Changes At Helm For Three Firms | December 15, 2008 Issue - Vol. 86 Issue 50 | Chemical & Engineering News
Volume 86 Issue 50 | p. 6 | News of The Week
Issue Date: December 15, 2008

Changes At Helm For Three Firms

Buffeted by economy, Chemtura, Eastman, and Nova announce new CEOs
Department: Business
Rogerson
Credit: Hercules
8650NOTWp6-1
 
Rogerson
Credit: Hercules
Rogers
Credit: Eastman
8650NOTWp6-2
 
Rogers
Credit: Eastman
Pappas
Credit: Nova
8650NOTWp6-3
 
Pappas
Credit: Nova

IN THE FACE OF A RAPID DECLINE in the world's economic climate, three major chemical companies have announced the election of new CEOs.

Chemtura says its CEO, Robert L. Wood, has resigned, effective immediately, for what it terms personal reasons. He has been replaced by Craig A. Rogerson, the former CEO of specialty chemical maker Hercules, which was acquired by Ashland last month.

At Eastman Chemical, CEO J. Brian Ferguson announced that he will retire after the firm's annual meeting on May 7, 2009. He will be replaced by James P. Rogers, currently Eastman's president. And at Nova Chemicals, longtime CEO Jeffrey M. Lipton will retire effective May 1, 2009, to be replaced by Christopher D. Pappas, currently president and chief operating officer.

The changes at the helm are happening amid a worsening economic climate and stock price declines that for all three firms exceed the broader market's fall. Chemtura's shares were trading at about $1.35 last week, down from about $8.00 at the beginning of the year. Nova's shares have plummeted from more than $30.00 in January to about $4.50. And at around $30.00, Eastman's stock price is half what it was in January.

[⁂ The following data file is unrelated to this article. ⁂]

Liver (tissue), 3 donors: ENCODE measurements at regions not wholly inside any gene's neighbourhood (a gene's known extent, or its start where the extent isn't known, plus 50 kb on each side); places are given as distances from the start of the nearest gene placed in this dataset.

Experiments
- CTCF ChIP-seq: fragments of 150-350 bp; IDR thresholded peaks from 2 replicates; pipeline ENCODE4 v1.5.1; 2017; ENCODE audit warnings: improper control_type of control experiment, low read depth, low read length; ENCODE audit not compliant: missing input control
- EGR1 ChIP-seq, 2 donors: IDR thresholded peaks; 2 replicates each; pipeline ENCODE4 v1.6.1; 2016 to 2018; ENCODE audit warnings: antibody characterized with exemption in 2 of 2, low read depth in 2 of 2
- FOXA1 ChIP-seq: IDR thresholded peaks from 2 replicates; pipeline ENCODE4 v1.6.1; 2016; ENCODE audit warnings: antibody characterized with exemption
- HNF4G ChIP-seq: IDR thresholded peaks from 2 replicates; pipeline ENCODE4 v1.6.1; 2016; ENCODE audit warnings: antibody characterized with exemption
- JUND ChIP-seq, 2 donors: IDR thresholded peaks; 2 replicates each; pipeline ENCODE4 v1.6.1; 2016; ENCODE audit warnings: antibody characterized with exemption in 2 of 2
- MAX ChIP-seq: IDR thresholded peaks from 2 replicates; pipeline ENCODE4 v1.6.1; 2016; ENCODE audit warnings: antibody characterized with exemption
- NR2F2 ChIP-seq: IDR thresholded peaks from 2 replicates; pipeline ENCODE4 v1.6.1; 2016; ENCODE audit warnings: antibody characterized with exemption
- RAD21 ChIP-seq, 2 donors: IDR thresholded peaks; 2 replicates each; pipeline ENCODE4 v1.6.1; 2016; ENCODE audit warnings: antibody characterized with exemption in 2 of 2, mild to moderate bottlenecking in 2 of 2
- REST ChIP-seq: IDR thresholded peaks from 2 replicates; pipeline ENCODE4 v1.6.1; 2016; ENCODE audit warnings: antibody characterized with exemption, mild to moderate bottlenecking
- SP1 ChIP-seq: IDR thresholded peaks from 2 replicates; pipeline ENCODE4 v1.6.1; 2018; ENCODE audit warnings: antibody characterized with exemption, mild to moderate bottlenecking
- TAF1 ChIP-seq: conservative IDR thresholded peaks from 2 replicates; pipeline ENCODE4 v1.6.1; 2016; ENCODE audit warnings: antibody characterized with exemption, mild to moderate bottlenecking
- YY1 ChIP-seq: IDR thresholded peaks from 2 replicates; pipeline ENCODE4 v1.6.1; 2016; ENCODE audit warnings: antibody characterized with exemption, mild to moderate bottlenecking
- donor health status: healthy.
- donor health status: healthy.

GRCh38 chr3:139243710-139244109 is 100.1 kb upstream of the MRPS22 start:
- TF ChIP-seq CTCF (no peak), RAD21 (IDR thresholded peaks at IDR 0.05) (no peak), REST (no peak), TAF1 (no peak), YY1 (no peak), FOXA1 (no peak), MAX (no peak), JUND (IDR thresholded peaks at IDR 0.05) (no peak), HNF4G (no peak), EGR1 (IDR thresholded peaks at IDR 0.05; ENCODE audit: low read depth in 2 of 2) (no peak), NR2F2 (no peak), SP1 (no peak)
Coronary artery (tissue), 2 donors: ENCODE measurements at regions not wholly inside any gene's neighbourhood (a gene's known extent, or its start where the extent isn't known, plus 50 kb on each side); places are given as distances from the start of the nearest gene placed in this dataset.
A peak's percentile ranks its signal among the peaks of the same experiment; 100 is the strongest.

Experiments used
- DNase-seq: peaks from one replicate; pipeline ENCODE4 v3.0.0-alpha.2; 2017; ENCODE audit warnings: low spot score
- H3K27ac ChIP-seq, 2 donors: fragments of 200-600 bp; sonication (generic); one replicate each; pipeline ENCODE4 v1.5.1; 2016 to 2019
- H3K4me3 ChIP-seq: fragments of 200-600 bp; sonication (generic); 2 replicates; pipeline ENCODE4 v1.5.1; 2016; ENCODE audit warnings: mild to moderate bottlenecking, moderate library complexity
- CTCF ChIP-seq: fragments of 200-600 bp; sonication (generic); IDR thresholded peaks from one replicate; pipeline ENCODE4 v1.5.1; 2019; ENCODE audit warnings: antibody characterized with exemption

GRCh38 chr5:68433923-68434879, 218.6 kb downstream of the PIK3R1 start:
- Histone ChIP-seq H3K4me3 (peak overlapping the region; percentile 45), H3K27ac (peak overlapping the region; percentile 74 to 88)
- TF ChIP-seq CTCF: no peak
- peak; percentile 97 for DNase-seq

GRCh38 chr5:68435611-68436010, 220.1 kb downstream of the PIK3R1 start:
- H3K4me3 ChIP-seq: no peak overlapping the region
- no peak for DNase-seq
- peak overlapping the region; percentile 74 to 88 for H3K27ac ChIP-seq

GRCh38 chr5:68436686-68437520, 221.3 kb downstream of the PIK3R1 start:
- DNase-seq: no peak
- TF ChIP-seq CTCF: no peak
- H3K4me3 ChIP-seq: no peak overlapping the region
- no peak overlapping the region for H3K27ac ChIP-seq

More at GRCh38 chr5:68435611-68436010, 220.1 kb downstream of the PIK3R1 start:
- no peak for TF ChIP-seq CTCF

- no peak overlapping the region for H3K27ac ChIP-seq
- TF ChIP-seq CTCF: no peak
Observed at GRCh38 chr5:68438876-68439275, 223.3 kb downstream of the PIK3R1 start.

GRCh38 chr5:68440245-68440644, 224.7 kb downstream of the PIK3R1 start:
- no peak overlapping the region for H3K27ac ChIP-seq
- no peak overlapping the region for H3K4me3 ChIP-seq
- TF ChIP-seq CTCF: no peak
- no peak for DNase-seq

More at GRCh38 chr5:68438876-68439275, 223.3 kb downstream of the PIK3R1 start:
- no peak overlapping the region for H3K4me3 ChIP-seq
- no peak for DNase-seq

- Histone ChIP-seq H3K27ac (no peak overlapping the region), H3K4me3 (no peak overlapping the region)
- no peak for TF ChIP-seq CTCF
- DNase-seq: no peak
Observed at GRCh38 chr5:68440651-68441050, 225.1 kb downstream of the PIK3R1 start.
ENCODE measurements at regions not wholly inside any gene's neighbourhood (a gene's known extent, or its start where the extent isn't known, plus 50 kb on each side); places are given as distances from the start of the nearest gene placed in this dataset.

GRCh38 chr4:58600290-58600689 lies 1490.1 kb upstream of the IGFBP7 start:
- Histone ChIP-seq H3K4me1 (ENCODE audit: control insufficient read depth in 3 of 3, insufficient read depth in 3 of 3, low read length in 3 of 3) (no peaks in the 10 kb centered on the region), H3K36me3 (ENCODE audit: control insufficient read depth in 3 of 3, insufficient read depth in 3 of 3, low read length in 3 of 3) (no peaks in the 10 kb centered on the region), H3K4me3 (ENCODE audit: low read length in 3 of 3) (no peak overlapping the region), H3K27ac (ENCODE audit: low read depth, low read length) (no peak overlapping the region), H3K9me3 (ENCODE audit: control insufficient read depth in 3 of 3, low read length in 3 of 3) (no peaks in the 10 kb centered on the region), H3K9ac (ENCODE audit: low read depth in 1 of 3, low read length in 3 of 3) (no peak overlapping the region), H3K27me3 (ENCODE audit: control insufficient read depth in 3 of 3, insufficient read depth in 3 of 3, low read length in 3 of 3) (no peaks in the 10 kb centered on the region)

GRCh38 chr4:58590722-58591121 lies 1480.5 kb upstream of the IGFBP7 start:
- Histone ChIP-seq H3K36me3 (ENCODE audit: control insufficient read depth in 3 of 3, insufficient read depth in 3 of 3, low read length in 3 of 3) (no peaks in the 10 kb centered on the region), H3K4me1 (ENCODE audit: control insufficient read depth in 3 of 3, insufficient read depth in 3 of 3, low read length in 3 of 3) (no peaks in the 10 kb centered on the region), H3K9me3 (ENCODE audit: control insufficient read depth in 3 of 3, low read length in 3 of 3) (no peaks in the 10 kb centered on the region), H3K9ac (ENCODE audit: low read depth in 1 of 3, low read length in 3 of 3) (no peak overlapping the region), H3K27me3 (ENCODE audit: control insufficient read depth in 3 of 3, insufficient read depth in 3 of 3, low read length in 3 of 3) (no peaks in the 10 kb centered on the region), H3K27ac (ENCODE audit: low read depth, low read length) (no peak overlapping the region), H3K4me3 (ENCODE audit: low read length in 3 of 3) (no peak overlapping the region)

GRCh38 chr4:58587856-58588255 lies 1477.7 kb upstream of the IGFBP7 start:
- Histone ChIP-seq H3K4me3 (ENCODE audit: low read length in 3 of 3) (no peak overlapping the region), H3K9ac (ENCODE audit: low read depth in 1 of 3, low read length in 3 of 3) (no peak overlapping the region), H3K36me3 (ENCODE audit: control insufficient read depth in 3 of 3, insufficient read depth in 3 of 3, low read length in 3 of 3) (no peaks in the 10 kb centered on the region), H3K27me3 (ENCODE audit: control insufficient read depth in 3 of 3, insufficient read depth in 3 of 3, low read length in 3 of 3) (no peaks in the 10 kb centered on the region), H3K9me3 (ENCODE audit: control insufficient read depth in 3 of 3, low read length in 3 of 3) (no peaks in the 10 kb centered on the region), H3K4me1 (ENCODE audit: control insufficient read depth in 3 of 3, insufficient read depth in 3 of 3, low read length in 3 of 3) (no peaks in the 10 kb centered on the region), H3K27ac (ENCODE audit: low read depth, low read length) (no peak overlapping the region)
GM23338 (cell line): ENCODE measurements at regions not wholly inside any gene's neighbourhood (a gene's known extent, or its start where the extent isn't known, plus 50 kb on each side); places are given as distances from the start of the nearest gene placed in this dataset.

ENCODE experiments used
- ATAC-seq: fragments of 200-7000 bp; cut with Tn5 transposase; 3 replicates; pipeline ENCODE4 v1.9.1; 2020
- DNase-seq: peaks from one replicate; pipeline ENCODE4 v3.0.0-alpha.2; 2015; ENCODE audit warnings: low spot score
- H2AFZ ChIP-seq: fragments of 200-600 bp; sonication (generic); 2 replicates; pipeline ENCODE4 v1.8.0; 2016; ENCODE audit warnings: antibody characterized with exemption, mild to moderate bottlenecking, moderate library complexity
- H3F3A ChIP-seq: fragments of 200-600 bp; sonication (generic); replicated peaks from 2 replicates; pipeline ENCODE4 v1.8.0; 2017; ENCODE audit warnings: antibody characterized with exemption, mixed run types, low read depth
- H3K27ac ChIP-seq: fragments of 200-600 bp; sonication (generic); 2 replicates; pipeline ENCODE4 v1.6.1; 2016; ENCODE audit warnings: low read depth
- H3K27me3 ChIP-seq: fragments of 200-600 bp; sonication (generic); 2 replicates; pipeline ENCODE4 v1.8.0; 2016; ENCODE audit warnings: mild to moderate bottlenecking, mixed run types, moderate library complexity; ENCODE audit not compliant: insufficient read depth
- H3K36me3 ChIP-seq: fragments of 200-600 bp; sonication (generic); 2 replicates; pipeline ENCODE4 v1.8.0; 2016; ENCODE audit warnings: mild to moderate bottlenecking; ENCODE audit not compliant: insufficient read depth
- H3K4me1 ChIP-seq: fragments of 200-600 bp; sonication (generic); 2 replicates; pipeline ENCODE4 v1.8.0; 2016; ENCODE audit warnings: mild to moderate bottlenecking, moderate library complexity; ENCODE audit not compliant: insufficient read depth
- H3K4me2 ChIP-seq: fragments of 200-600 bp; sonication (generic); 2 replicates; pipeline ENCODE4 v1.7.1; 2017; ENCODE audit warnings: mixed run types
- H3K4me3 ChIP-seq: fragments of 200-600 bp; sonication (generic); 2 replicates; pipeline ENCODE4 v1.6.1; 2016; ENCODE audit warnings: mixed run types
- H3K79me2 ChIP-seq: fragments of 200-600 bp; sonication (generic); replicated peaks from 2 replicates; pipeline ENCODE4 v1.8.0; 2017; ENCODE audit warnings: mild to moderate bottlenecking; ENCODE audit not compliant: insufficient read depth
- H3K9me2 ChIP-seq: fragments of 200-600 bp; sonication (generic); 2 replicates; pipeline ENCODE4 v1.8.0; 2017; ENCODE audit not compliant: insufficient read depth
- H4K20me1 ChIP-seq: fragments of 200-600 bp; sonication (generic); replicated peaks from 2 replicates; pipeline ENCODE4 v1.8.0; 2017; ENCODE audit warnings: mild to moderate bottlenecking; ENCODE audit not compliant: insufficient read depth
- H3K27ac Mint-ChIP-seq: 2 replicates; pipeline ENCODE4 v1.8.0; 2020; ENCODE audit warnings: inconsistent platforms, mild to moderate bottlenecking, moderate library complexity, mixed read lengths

In a conference call with investors, Ferguson, 54, insisted that his departure is unrelated to the firm's declining fortunes, noting that he will be in charge for the next six months. "It's not like I'm leaving just because we have trouble," he said. "I'm going to be here for all the hardest part of the recession."

Regarding Nova, Dmitry Silversteyn, a chemical stock analyst with Longbow Research, says he sees the departure of the 66-year-old Lipton as a normal transition for the CEO of more than 10 years.

On the other hand, Silversteyn's view is that Wood, 53, was pushed out by a board frustrated with a low stock price and management missteps. Investors had faith in Wood prior to his firm's 2005 merger with Great Lakes Chemical, he says. "But he frittered away a lot of that goodwill in his handling of post-acquisition Chemtura."

 
Chemical & Engineering News
ISSN 0009-2347
Copyright © American Chemical Society

Leave A Comment

*Required to comment